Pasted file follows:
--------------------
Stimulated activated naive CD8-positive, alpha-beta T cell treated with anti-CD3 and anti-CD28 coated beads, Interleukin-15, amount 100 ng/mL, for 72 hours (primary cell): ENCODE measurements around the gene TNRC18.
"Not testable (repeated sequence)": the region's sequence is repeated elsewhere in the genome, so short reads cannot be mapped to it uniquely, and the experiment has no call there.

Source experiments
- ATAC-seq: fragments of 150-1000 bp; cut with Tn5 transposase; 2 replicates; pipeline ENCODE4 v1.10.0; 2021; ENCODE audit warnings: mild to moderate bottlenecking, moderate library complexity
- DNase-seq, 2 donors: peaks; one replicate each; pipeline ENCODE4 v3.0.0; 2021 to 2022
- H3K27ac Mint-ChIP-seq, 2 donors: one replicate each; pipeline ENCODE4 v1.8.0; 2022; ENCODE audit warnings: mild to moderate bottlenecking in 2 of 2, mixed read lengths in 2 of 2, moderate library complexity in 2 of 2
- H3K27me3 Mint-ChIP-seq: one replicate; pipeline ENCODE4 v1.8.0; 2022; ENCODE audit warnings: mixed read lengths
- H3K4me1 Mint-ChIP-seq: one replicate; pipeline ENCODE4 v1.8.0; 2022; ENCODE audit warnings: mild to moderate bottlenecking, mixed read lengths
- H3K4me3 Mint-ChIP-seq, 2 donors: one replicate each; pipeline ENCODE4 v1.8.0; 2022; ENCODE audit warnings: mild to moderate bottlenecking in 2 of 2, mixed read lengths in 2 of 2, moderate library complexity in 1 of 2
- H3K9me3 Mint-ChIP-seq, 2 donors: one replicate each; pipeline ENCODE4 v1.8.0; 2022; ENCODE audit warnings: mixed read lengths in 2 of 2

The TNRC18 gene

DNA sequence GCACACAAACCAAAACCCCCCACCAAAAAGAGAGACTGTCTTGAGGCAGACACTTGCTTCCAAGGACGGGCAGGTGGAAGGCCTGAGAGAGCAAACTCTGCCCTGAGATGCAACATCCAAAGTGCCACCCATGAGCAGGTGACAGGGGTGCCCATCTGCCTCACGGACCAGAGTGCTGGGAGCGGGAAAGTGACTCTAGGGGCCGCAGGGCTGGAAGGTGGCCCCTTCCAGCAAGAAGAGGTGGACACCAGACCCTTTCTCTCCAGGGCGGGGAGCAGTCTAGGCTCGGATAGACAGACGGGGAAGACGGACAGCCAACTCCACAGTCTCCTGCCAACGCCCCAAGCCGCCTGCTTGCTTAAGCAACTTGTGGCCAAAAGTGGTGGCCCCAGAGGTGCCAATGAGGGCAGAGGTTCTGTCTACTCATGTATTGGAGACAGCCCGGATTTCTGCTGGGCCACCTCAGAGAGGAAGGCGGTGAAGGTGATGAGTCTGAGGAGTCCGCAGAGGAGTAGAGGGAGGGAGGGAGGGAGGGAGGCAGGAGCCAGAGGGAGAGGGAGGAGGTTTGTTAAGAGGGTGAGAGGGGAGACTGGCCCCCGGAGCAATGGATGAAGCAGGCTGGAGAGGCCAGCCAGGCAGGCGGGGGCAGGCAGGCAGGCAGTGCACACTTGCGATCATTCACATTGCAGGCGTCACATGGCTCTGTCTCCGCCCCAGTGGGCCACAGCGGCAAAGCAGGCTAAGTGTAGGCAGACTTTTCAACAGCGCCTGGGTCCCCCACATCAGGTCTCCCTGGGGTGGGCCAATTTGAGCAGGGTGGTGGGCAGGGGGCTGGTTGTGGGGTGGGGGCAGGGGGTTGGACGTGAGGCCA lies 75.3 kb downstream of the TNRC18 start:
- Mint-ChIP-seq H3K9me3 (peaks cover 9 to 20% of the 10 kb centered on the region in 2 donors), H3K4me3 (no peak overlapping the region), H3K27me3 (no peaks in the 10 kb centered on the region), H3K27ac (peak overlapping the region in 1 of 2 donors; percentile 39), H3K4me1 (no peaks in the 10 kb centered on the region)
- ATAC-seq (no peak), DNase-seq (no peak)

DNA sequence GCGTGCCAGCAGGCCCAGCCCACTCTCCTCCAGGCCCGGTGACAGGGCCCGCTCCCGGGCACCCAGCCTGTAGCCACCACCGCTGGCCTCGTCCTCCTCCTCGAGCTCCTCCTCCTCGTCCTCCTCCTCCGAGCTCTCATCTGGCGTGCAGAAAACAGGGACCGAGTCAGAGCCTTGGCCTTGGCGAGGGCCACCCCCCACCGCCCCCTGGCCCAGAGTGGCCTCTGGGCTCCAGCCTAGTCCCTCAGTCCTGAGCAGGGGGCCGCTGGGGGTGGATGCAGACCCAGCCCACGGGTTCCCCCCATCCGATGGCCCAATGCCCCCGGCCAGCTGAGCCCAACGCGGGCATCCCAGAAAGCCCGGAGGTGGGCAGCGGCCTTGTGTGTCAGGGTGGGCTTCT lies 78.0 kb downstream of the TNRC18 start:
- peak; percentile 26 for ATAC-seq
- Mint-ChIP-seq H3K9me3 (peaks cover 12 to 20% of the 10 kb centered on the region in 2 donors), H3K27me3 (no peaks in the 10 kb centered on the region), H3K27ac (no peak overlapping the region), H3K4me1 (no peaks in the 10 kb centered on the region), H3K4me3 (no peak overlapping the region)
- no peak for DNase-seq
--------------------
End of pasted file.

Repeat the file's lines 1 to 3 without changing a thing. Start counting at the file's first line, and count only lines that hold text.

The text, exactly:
Stimulated activated naive CD8-positive, alpha-beta T cell treated with anti-CD3 and anti-CD28 coated beads, Interleukin-15, amount 100 ng/mL, for 72 hours (primary cell): ENCODE measurements around the gene TNRC18.
"Not testable (repeated sequence)": the region's sequence is repeated elsewhere in the genome, so short reads cannot be mapped to it uniquely, and the experiment has no call there.

Source experiments